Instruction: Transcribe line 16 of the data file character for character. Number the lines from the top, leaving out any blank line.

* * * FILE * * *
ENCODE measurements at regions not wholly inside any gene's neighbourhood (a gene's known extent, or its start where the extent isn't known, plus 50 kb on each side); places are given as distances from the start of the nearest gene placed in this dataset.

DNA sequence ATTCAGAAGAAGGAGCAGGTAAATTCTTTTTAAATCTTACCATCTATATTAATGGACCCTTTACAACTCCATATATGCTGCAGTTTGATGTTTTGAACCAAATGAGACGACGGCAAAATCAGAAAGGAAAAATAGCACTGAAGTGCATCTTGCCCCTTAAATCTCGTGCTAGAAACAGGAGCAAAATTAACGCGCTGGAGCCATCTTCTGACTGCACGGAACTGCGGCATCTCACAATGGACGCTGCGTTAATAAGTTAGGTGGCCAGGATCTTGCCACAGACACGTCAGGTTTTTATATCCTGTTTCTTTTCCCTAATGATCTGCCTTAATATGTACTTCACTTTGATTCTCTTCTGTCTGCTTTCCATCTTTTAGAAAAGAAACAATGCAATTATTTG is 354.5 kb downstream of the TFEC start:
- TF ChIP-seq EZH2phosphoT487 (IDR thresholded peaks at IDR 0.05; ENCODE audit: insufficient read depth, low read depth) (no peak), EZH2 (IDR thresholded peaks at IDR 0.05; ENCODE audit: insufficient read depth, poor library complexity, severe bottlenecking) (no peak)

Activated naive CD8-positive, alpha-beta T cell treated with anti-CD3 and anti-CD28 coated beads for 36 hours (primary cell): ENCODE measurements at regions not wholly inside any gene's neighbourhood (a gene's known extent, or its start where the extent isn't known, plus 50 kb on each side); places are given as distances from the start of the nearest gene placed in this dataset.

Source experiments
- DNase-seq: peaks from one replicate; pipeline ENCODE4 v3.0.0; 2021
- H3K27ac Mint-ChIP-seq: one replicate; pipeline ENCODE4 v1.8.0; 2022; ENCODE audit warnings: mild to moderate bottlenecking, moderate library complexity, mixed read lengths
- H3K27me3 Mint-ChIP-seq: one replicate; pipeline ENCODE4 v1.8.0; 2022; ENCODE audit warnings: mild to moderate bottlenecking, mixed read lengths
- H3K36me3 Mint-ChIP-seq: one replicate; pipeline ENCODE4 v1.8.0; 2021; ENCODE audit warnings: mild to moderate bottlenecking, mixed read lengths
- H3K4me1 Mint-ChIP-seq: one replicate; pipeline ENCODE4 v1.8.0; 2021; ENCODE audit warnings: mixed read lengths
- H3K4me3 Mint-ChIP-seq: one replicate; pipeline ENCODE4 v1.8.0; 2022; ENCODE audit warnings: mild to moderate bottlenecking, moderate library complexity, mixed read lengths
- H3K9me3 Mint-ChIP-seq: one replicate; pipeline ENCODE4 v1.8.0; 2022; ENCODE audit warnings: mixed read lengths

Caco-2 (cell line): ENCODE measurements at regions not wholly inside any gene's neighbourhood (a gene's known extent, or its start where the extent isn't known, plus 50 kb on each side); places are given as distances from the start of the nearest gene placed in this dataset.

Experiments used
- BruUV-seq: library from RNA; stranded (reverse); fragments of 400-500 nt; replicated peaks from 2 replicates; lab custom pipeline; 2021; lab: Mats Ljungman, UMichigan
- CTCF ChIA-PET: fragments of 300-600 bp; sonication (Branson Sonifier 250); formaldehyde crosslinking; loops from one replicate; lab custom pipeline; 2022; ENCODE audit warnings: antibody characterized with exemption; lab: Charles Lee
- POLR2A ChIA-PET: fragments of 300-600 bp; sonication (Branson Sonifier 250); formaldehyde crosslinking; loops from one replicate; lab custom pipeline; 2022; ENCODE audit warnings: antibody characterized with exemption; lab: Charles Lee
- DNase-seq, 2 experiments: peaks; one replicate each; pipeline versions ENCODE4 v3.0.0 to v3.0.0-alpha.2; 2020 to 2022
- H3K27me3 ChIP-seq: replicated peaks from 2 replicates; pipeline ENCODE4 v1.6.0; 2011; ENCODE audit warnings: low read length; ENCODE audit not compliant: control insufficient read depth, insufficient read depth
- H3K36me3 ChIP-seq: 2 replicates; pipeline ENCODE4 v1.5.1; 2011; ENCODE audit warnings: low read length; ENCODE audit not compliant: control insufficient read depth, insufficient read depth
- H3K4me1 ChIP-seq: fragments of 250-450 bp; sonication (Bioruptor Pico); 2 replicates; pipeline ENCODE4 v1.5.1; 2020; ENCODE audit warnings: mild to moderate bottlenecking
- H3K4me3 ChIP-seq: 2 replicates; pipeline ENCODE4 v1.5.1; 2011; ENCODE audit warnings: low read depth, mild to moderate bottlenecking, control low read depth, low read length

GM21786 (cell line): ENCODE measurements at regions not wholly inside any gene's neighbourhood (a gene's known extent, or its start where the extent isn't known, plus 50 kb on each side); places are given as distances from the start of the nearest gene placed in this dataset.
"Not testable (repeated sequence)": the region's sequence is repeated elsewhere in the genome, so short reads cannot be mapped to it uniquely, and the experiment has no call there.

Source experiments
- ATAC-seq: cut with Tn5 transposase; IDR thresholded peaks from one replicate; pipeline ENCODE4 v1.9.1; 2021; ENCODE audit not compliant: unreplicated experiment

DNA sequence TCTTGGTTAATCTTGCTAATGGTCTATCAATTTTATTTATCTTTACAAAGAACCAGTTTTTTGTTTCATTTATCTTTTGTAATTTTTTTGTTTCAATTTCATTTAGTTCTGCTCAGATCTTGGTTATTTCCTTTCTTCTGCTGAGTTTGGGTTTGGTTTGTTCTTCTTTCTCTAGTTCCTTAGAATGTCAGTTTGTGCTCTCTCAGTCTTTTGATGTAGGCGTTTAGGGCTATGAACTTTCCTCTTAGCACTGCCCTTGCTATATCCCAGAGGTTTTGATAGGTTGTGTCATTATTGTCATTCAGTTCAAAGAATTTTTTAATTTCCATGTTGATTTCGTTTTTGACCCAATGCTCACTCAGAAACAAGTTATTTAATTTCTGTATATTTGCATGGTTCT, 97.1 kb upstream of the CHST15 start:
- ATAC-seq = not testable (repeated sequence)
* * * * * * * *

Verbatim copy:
- CTCF ChIA-PET: fragments of 300-600 bp; sonication (Branson Sonifier 250); formaldehyde crosslinking; loops from one replicate; lab custom pipeline; 2022; ENCODE audit warnings: antibody characterized with exemption; lab: Charles Lee